Most medical and media discussion of mindfulness and meditation these days is about adults. People in their 30s, 40s, and 50s. These countless articles and studies shine a light on how to reduce stress from your job, your marriage, your kids, your health, and so on. That is all great, and all very important.
But what needs to be talked about more is how mindfulness and meditation help you make better decisions, rather than simply deal with the stress of decisions you've already made. Being quiet and mindful and honest with your feelings is a skill, not a tool you can just pick up and put down. The more you develop that skill, the more often and more efficiently you can utilize it.
So why start later? Don't tell yourself "I'm young and free, I don't have stress right now. I'll meditate later."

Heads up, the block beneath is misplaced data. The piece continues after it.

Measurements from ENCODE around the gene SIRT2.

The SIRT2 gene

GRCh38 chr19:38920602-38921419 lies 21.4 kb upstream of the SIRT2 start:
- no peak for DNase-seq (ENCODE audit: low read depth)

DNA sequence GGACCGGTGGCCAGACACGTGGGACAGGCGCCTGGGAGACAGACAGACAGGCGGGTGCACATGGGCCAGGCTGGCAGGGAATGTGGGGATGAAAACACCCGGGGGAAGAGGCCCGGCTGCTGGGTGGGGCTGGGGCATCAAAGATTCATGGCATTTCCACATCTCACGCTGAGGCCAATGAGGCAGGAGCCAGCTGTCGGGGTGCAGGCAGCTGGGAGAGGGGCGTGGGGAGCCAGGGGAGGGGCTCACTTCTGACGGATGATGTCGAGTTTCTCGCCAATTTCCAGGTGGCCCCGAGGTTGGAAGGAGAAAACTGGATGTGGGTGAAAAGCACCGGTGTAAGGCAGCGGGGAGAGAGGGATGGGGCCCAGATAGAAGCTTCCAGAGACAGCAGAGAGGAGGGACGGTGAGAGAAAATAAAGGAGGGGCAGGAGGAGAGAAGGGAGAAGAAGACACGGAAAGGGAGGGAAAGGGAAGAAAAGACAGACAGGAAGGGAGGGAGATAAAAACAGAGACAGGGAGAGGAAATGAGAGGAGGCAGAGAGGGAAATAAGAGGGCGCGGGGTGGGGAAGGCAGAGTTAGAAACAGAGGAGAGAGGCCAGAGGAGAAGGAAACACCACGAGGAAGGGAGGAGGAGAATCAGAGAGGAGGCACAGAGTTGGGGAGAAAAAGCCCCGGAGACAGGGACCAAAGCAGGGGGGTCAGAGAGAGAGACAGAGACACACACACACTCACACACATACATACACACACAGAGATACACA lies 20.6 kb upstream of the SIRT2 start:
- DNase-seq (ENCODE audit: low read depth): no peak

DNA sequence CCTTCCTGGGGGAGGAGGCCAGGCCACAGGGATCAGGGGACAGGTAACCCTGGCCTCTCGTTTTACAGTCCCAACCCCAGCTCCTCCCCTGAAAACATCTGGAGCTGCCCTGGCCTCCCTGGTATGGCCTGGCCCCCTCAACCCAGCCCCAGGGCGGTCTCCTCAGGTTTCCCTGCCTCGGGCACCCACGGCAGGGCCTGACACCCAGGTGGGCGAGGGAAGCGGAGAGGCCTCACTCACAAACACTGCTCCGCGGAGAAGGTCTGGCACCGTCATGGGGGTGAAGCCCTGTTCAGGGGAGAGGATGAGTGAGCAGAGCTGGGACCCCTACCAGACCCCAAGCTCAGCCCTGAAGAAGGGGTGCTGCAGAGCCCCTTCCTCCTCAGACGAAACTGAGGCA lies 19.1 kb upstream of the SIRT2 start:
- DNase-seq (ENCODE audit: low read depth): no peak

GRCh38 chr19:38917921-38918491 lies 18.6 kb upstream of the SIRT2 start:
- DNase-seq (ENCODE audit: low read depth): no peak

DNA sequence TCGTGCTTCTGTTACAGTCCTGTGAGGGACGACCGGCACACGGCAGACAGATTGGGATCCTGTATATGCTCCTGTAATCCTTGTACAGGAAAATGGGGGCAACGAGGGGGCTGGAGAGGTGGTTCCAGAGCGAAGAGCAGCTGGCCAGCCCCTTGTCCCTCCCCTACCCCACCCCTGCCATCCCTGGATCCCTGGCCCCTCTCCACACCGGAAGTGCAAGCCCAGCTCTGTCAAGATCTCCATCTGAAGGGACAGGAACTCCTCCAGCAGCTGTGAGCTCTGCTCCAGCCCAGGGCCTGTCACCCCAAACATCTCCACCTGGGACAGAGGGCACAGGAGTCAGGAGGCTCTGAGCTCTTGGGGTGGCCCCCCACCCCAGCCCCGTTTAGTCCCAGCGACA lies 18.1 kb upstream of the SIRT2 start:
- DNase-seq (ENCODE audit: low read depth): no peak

That's not the right way to think about mental health and stress. It's like they say about water in the desert: If you feel thirsty, it's already too late to drink.
Meditation helps develop your relationship with the true you. You may be unsure about this inner you, or embarrassed by it, or worried by what you might find. That's okay. Not all meditation has to be active, like the Taoists do. Over the years, I have found that sitting in a place of "thoughts of no thoughts," or Buddhist, Zen meditation, is just as important. Just sitting and experiencing the universe and my inner spirit are healing and grounding.
Don't wait until after you've made your major life decisions in your late teens and early 20s to start paying attention to how you really feel, and what connections to the world you really need. Let the times of quiet contemplation guide your life, not just react to it. It's like stretching and strength training and cardio: they prevent future physical illness. Practicing meditation and mindfulness when you are young are key to preventing future stress.